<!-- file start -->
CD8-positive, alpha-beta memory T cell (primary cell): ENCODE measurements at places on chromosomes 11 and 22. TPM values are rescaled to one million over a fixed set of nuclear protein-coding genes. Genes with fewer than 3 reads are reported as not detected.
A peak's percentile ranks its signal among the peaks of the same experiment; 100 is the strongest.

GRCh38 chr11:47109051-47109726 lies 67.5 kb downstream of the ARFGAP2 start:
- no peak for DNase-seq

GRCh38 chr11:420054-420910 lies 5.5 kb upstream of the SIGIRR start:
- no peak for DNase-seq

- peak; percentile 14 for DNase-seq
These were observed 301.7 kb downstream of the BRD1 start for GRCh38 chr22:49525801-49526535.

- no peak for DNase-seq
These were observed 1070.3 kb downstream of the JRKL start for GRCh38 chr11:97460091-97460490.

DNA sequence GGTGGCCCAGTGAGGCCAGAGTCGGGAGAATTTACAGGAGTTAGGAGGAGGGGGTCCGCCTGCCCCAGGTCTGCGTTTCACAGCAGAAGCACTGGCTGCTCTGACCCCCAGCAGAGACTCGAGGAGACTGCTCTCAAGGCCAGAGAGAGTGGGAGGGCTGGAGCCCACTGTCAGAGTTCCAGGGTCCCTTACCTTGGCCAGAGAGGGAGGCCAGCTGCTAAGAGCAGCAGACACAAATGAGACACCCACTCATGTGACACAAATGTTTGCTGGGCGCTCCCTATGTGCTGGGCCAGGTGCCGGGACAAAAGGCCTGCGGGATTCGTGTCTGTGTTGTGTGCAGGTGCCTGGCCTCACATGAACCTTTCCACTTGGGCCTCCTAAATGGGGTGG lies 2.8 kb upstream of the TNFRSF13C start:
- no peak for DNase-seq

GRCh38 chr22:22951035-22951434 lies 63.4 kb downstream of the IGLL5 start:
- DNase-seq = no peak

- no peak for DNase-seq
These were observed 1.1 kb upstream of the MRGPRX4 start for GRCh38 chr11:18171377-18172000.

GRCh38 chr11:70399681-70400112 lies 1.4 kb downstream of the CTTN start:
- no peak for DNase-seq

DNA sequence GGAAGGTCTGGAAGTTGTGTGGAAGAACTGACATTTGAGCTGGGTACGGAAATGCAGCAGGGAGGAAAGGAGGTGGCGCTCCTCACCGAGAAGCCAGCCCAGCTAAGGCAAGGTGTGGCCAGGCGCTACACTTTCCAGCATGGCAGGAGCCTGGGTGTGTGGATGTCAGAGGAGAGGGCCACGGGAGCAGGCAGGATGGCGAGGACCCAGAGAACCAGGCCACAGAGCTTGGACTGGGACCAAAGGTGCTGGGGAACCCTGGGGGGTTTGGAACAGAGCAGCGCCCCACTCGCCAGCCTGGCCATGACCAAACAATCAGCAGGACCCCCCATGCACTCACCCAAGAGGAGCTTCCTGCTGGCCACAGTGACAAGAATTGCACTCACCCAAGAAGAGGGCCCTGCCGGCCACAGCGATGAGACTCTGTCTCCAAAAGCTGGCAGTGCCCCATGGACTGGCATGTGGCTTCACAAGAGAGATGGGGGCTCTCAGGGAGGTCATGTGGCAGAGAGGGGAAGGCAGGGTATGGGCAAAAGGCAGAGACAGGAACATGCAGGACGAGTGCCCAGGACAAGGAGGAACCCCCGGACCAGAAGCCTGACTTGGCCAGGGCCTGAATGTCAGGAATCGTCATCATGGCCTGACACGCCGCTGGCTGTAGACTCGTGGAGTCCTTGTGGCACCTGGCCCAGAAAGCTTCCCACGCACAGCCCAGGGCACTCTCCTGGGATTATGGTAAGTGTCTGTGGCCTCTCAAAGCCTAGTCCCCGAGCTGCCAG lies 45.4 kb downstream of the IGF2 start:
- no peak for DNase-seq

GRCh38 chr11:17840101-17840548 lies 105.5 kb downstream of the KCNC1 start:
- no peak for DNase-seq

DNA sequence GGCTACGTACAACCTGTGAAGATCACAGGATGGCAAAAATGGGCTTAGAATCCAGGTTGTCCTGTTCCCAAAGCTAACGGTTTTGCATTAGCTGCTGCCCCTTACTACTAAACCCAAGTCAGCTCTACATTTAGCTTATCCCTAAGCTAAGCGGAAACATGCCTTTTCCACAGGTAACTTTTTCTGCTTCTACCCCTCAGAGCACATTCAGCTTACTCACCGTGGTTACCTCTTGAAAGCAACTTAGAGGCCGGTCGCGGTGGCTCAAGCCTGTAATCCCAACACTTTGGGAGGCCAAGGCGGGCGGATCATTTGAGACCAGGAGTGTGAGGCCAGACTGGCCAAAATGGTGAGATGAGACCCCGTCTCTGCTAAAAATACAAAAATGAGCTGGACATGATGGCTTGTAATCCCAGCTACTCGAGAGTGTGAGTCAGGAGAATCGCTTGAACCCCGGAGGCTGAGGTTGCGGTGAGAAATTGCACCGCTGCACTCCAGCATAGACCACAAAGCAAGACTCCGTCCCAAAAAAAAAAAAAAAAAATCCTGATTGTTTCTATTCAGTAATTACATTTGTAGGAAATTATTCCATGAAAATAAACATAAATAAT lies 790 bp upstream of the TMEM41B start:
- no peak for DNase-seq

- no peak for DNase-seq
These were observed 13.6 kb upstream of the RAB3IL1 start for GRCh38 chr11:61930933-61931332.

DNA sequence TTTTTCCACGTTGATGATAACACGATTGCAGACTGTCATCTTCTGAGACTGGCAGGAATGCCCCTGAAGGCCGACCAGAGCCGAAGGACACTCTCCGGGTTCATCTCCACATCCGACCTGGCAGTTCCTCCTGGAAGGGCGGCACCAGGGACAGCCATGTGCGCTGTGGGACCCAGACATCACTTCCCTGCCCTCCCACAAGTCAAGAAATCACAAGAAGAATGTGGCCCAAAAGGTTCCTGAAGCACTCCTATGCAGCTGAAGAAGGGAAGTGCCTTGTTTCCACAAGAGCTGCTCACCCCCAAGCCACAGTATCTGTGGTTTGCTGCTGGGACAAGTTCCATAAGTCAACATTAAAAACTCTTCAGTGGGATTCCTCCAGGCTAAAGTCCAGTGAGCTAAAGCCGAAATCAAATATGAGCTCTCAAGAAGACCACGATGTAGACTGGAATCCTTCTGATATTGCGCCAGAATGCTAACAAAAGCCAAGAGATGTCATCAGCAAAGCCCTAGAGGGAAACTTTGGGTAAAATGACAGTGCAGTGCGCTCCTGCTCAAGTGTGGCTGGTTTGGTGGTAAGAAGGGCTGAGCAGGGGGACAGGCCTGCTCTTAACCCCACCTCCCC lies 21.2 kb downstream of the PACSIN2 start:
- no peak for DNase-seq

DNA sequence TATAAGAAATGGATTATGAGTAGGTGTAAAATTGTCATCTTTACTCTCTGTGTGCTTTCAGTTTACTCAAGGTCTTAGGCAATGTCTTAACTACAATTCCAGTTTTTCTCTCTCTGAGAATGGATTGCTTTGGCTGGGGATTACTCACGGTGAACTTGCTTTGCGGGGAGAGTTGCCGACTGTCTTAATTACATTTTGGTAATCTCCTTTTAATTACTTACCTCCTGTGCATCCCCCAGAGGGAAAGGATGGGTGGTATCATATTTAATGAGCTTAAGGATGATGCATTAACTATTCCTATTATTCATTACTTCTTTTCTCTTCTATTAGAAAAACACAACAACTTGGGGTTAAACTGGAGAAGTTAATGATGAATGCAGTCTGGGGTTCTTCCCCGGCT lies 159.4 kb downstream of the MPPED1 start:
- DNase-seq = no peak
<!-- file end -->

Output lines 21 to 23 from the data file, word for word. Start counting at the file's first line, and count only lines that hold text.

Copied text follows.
GRCh38 chr11:17840101-17840548 lies 105.5 kb downstream of the KCNC1 start:
- no peak for DNase-seq

DNA sequence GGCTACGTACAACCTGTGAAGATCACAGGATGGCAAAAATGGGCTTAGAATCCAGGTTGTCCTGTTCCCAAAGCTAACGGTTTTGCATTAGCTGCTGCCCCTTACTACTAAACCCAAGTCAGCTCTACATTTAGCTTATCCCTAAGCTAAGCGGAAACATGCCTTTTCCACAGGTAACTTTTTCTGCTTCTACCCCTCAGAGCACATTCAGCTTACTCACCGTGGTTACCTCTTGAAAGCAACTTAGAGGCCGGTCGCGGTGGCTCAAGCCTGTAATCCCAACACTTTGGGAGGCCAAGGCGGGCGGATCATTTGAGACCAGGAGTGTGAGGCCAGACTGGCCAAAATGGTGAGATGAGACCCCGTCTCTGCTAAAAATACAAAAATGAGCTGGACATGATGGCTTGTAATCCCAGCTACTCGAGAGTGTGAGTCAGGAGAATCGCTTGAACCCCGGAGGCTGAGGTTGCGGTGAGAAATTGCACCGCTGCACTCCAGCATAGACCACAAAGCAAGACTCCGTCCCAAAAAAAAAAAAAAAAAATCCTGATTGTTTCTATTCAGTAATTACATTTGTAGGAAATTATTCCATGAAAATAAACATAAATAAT lies 790 bp upstream of the TMEM41B start: